Remind you of anyone? It's Prince Herman on every subject other than taxes. No substance at all; elect me, and I'll come up with something. That's about it.

Meanwhile, Ross Perot spent the entire campaign ridiculing the budget deal Bush and Congress had made that actually did shrink the deficit, and the then spent the first four Clinton years bashing the 1993 budget which took care of the rest of the job.

On balance, I'd say that Ross Perot did absolutely nothing for deficit reduction, but if pressed I'd say his contribution, if it had any effect, tended to make deficit-cutting harder. There was no good reason for anyone to buy Perot myths twenty years ago, but there's even less reason now.


  1. Pointing out Tom Friedman is wrong is like saying water is wet, though you'd need to use more terrible metaphors...

    1. "While in the back of a taxi recently charging through the streets of Jakarta on the way to the Mandarin Oriental, I found myself talking with the driver about Indonesia, which is an archipelago - a term meaning a group of islands - and the problems our world faces. Islands are surrounded by water, I pointed out; and like the world's problems, water is vast, and deep, and dark. He nodded, silently, thinking about how right this was."

    2. Tybalt you just won the internet

  2. Gotta disagree, and I think that quote is one of any number of Perot quotes that would demonstrate it.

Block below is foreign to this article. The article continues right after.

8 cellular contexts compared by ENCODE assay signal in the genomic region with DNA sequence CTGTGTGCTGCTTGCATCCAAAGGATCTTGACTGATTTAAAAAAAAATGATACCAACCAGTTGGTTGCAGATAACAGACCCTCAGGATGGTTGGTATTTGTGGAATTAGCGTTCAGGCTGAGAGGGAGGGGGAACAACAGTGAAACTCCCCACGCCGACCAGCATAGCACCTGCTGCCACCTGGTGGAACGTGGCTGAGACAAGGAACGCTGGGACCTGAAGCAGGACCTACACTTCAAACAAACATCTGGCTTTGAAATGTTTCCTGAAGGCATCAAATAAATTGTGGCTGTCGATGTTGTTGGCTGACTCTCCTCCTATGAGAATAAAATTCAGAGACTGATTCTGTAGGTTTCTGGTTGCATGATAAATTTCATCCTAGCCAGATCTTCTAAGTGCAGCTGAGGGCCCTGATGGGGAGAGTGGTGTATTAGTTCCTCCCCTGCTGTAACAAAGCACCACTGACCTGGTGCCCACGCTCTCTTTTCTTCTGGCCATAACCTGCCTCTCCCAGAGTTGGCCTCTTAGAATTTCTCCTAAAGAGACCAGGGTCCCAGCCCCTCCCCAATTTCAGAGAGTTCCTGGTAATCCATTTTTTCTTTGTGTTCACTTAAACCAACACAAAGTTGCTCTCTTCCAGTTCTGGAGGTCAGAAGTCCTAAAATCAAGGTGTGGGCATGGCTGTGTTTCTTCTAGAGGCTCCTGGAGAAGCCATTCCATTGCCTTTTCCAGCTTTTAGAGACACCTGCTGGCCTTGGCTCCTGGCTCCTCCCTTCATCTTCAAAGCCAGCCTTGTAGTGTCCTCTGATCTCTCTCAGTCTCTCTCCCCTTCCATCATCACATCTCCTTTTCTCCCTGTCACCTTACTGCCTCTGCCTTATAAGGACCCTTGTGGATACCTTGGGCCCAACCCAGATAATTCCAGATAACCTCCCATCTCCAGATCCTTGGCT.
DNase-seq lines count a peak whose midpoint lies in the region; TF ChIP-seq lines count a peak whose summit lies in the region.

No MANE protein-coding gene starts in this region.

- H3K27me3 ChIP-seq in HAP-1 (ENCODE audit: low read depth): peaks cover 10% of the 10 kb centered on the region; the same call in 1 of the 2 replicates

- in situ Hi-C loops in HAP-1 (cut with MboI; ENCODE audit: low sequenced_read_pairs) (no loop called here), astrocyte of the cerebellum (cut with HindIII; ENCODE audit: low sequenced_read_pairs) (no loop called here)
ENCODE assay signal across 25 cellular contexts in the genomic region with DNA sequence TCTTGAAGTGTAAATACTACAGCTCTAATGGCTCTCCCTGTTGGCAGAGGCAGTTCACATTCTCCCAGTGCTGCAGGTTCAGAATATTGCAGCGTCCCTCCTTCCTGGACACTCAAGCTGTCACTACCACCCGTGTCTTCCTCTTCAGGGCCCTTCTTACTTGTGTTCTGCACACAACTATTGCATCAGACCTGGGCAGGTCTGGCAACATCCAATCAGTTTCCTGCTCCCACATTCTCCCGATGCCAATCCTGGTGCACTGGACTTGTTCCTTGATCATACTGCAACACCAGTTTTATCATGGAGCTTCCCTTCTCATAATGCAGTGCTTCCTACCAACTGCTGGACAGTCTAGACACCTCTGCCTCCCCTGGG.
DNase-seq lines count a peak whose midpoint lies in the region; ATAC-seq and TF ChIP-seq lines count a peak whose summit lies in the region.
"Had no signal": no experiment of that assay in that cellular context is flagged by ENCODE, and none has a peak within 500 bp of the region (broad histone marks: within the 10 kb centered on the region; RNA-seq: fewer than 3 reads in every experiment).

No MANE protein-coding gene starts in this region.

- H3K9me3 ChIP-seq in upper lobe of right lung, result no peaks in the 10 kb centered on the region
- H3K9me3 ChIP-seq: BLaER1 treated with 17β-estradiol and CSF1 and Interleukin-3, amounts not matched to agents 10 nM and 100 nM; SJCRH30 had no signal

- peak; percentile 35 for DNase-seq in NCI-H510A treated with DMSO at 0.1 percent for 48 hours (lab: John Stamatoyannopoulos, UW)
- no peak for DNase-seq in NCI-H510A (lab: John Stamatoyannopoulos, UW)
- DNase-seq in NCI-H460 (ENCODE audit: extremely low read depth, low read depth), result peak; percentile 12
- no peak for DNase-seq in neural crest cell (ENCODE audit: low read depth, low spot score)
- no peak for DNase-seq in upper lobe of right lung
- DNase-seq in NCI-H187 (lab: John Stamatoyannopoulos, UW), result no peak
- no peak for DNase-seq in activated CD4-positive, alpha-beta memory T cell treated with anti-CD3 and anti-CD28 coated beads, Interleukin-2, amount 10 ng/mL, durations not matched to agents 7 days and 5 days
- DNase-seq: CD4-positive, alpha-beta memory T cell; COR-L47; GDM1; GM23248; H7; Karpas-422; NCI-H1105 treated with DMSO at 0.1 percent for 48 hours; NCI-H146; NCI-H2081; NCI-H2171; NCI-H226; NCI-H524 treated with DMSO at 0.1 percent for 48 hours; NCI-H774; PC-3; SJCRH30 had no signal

Prior to 1992, the congressional Republican Party simply REFUSED to be a responsible adult on budgeting and deficits. What 1992 did is demonstrate to the parties that a large segment of voters were interested in a candidate who promised three things:
    1) deficit reduction
    2) NAFTA=bad (or, more generally, populism is good)
    3) to be as batshit crazy as possible
    The day after the election in 1992, Republicans saw a huge chunk of voters willing to swallow crazy if you promised them deficit reduction. I'm not saying they saw correctly; but they clearly saw that. Thus, you get Gingrich, who rejected any attempt at balancing the budget in 1990 pushing a BBA by 1994. Once in power, and aided by the Clinton tax increases and economic boom of the mid-90s, a balanced budget became reachable, and the Republicans reached to make that happen. And Clinton, no stranger to Perot's idiocy, reached as well. They did so having learned the lesson that voters seemed to care about deficits.

    Note that NOTHING in this requires voters to ACTUALLY care about deficits. Dick Cheney could be totally right. Rather, it requires politicians to engage in tea leaf reading after an election....and they certainly do that.

    The lessons learned in DC are electoral. They are often OVERlearned, or learned incorrectly. But MCs will STILL reference the 1816 vote to increase congressional pay that led to MCs being burned in effigies.

    One of my favorite laws of politics is that something doesn't have to be right to be conventional wisdom.

    1. BTW, I'm not saying that the modern GOP has remained or even ever truly was a responsible adult on budgeting. Rather, Perot showed them that they had best pretend.

  3. Well, at least he knows that there is a Congress and that they have some sort of role in the budget and legislative process. And that's something considering the vast majority of 3rd party presidential candidate fantasies don't seem to grasp those facts.

  4. The indispensable C-SPAN comes to the rescue with video of this moment in the debate: